Guidance notes for homeowners wanting to understand their Permitted Development Rights

The Government’s Department for Communities and Local Government has published a useful guidance note aimed at explaining to homeowners what building works can be carried out to dwelling houses under their permitted development rights.

Permitted development rights are a national grant of planning permission which allow certain building works and changes of use to be carried out without having to make a planning application.

The guidance note contains advice and examples with diagrams showing certain works that are commonly carried out by homeowners and which are permissible without planning permission.  The areas of works covered in the note are separated in to the following headings:

  • Enlargement, improvement or alteration
  • Additions to the roof
  • Other alterations to the roof
  • Porches
  • Buildings
  • Hard surfaces Chimney and flues
  • Microwave antenna

It is worth noting that even strict adherence to the guidance in the Government’s note does not necessarily constitute evidence that planning permission would not be required in any given circumstances, as permitted development rights can have been removed by the local planning authority or not be available in certain areas (for example in a Conservation Area).  For this reason we would advise anyone considering carrying out building works or extending their home to take advice either from a local planning officer or from an architect or planning consultant.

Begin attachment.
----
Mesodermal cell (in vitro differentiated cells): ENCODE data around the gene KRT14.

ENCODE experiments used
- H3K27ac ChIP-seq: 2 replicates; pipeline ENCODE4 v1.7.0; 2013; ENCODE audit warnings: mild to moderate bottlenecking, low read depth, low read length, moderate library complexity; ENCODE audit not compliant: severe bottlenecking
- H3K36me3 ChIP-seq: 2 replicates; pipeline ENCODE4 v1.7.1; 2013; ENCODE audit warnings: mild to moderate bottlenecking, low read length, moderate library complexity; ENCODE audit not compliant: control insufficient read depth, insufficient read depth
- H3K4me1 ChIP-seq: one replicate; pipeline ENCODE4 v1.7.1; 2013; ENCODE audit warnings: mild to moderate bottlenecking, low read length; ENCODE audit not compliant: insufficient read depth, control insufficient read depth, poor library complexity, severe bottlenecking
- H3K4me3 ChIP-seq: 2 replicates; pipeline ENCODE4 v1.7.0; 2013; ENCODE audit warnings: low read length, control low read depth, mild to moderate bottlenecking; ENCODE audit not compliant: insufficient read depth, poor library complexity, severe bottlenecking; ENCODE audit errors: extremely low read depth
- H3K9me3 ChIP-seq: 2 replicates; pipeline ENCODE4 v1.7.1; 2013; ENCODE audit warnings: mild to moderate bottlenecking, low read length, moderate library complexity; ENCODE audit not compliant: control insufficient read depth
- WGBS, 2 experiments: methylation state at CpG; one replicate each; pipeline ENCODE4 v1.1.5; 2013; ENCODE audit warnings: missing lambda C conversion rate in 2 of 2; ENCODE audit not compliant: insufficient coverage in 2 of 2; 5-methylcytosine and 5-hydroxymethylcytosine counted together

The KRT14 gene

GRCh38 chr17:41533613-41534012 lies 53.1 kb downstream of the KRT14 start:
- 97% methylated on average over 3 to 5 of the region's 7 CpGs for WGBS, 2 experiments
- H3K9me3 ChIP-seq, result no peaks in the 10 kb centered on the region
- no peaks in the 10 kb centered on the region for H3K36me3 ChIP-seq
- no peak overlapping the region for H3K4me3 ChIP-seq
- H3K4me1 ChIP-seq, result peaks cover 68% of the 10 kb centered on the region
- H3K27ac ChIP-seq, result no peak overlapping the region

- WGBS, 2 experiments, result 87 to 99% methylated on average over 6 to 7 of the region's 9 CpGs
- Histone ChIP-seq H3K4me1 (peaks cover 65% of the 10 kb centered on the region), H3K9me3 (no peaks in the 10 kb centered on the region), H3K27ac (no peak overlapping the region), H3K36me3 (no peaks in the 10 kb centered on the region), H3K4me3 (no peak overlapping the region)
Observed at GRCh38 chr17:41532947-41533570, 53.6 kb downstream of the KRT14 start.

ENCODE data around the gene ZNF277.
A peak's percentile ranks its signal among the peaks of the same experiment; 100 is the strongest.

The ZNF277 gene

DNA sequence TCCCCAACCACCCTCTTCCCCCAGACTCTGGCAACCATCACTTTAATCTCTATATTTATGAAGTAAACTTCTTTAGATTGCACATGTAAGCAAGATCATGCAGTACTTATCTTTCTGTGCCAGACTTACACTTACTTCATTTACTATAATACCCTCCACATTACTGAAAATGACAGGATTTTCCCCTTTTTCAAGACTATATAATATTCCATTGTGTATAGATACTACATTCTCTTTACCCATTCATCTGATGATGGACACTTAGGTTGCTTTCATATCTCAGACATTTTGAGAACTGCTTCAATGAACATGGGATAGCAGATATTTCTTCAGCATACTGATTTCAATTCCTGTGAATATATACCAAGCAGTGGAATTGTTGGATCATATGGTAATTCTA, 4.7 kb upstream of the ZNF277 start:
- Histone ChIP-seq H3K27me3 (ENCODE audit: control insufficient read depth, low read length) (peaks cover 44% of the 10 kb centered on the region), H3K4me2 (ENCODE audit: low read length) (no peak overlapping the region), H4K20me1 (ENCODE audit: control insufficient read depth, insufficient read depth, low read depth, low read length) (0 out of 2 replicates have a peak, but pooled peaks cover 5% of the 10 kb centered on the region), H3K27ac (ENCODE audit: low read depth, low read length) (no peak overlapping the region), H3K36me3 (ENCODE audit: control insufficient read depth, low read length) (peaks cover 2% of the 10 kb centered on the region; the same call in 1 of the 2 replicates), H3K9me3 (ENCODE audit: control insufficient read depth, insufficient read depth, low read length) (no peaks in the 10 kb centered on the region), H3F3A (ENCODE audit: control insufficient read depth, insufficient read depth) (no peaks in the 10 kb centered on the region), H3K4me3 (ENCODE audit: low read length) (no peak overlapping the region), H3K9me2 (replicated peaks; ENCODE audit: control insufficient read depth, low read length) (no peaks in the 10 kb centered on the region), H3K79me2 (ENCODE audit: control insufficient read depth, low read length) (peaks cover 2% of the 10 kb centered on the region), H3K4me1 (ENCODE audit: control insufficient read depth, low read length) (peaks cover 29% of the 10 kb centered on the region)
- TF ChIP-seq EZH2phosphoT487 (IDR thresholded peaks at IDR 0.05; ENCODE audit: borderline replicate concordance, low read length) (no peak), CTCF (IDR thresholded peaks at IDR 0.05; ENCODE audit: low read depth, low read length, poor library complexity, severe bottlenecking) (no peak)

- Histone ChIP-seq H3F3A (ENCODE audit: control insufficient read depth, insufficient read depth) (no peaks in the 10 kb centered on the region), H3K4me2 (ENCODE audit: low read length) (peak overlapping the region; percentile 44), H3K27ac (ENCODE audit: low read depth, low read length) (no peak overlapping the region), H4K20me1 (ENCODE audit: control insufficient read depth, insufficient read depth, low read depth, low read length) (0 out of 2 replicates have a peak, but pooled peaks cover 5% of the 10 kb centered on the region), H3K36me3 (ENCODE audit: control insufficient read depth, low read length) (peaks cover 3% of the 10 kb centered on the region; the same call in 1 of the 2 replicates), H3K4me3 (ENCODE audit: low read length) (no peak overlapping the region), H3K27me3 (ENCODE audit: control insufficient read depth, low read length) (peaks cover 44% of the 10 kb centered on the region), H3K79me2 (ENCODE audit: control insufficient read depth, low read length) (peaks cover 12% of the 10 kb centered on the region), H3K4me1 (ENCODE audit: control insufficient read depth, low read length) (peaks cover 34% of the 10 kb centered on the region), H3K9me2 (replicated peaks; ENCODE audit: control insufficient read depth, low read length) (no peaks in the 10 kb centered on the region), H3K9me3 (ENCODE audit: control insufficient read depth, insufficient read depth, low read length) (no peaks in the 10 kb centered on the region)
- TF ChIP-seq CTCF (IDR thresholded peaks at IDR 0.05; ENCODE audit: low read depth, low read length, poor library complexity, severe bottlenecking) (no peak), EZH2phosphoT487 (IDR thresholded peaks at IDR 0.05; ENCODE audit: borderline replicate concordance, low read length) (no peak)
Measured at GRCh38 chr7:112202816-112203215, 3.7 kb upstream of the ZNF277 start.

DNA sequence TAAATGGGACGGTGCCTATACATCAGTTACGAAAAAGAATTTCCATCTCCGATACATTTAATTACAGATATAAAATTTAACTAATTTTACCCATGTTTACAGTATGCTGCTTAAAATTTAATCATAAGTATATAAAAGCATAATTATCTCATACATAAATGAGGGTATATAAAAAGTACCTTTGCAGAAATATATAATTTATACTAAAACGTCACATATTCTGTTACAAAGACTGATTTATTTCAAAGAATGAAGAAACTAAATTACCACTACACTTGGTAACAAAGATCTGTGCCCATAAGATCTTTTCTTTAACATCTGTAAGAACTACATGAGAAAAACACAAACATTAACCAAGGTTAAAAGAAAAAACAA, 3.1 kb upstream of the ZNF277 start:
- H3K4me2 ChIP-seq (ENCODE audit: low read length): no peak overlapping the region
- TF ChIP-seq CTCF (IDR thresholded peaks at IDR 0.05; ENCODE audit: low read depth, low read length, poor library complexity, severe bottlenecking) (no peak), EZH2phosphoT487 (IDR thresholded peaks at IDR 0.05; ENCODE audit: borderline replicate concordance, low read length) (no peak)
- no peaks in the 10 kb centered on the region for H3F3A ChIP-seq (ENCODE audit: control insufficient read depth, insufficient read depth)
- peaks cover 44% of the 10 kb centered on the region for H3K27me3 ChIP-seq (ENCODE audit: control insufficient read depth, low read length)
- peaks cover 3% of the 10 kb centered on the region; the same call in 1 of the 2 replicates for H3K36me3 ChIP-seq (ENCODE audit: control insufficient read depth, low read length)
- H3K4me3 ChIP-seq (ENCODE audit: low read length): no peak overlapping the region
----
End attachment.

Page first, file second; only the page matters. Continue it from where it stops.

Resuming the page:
If in doubt home owners can also apply for a ‘Lawful Development Certificate’ from the local planning authority.

It should also be remembered that there could be title restrictions or covenants registered against the title to the property that might prohibit development or alterations.

For advice on the content of your title register and its effect on your proposed development or building works, or if you would like us to recommend an architect or planning consultant, please contact Carl Langley .